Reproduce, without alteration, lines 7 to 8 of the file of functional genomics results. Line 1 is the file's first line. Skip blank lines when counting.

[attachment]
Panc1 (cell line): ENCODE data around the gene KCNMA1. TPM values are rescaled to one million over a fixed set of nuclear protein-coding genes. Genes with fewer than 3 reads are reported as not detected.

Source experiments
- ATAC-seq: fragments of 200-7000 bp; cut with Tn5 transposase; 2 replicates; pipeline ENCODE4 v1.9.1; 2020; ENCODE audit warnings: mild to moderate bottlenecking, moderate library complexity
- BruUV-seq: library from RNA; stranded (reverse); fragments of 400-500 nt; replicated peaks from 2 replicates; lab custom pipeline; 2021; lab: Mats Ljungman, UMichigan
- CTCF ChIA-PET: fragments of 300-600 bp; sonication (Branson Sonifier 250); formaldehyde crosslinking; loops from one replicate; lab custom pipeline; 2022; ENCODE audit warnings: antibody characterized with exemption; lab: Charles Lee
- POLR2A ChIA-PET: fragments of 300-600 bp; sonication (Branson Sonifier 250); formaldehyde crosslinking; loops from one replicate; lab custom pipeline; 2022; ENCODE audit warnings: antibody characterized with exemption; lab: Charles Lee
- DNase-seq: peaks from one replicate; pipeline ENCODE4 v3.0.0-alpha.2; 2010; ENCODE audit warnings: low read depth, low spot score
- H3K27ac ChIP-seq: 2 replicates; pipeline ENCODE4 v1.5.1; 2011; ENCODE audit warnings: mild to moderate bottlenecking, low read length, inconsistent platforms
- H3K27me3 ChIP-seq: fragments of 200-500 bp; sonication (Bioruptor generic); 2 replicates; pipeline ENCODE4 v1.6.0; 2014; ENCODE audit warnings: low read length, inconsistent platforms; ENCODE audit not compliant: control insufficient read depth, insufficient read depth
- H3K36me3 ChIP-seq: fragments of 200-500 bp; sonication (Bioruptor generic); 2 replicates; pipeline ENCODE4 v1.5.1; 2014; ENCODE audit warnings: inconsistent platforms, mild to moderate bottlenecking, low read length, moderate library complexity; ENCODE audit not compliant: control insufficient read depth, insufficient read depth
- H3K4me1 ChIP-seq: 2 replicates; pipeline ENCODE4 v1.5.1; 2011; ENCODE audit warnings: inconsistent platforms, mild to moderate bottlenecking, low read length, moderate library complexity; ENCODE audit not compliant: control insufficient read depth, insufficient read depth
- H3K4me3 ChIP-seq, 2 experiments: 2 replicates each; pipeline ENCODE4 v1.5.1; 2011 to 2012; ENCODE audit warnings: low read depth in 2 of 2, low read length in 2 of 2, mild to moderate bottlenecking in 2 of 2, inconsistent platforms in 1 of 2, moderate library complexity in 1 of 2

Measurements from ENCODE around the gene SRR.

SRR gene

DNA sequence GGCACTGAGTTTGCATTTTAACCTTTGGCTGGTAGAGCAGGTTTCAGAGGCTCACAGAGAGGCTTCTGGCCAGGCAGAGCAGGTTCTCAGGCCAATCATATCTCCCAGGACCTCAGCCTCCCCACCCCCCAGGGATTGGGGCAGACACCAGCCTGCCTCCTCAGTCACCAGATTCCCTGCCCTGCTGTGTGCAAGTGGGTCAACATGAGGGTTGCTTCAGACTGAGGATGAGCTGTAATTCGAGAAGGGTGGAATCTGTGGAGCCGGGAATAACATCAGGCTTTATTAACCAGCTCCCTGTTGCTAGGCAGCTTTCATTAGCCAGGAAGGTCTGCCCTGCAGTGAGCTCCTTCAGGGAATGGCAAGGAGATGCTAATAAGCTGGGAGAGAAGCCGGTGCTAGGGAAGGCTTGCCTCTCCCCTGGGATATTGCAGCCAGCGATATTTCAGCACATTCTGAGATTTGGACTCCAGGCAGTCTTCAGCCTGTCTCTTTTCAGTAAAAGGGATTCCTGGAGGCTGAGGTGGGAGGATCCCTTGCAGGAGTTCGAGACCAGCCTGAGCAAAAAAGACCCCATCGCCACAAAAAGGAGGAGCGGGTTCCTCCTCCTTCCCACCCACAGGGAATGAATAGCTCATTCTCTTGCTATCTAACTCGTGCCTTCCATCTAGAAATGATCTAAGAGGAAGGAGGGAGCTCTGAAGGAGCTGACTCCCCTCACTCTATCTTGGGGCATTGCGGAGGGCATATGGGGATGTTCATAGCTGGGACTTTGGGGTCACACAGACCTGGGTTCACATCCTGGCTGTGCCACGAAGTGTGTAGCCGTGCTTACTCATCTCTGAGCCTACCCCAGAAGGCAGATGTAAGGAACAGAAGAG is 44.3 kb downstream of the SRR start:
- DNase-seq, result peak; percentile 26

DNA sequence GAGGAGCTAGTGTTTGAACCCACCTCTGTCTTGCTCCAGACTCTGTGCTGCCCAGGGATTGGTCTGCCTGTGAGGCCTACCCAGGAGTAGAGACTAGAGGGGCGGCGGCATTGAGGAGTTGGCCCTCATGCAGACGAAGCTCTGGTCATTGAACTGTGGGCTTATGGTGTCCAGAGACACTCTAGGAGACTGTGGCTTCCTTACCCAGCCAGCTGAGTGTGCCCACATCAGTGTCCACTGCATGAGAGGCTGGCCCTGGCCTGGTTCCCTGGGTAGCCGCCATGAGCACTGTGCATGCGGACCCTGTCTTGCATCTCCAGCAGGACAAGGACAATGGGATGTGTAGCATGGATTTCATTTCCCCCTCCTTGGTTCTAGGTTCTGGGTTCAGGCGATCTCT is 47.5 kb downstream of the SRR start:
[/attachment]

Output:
- DNase-seq: peaks from one replicate; pipeline ENCODE4 v3.0.0-alpha.2; 2010; ENCODE audit warnings: low read depth, low spot score
- H3K27ac ChIP-seq: 2 replicates; pipeline ENCODE4 v1.5.1; 2011; ENCODE audit warnings: mild to moderate bottlenecking, low read length, inconsistent platforms